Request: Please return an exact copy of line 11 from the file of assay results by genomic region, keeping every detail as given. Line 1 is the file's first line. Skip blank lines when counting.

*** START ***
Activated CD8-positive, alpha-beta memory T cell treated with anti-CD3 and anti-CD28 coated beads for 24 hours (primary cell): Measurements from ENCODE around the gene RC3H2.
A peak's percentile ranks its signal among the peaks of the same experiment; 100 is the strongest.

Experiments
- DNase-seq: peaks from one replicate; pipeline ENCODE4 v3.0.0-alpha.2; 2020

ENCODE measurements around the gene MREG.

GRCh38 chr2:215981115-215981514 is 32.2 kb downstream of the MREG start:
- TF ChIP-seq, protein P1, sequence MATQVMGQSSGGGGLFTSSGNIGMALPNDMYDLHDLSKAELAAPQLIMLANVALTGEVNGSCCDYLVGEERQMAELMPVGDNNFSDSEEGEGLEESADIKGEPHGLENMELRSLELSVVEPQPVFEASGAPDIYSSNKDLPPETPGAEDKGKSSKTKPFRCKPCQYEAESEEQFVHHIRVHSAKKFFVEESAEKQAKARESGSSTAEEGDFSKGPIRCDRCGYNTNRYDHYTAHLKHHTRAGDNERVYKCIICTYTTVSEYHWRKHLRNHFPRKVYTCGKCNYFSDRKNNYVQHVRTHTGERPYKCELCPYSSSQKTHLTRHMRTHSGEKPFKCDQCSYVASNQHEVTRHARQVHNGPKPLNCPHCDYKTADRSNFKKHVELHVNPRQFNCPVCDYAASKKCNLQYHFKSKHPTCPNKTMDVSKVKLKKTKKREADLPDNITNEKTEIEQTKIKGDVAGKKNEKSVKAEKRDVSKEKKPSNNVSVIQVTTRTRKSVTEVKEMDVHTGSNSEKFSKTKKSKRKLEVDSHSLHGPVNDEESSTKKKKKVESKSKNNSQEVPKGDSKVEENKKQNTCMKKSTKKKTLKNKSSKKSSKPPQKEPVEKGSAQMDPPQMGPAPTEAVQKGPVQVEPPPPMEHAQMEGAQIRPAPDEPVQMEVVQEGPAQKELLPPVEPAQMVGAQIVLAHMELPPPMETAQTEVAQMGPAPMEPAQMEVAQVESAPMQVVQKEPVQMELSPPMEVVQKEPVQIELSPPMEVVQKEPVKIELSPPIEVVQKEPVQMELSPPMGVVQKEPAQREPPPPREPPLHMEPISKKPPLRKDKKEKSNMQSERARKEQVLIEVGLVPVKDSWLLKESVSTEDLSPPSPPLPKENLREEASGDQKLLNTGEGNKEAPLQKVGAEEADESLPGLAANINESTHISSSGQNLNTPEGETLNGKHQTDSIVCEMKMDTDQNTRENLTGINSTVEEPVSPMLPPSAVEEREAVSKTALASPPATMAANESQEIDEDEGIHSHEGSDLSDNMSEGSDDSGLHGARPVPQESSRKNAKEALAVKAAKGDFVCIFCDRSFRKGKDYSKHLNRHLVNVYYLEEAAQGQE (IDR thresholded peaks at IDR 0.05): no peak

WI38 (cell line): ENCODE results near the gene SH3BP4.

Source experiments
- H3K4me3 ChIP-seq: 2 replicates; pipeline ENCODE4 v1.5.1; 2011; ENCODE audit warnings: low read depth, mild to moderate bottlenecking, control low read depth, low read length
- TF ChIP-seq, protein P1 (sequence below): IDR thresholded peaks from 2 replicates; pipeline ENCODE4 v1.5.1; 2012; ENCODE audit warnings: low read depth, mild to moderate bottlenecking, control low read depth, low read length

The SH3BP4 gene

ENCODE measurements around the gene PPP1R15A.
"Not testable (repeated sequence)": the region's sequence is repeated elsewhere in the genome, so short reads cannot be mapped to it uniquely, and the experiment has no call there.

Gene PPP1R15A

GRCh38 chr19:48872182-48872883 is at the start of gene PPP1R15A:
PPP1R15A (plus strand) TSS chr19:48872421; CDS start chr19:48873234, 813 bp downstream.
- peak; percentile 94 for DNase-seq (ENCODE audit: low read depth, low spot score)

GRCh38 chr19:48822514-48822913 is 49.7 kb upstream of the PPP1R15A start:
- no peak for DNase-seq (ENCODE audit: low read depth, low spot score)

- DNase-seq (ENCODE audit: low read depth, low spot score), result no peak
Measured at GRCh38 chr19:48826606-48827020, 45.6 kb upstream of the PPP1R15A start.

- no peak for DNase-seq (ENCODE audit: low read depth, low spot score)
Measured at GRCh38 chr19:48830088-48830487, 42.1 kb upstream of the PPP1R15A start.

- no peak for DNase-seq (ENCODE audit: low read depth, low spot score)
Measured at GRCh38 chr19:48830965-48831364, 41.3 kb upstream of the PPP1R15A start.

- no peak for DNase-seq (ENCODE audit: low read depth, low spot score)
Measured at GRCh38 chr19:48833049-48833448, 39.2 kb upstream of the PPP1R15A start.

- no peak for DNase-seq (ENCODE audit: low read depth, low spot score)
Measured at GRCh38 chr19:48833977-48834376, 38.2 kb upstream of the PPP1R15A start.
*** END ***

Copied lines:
- TF ChIP-seq, protein P1 (sequence below): IDR thresholded peaks from 2 replicates; pipeline ENCODE4 v1.5.1; 2012; ENCODE audit warnings: low read depth, mild to moderate bottlenecking, control low read depth, low read length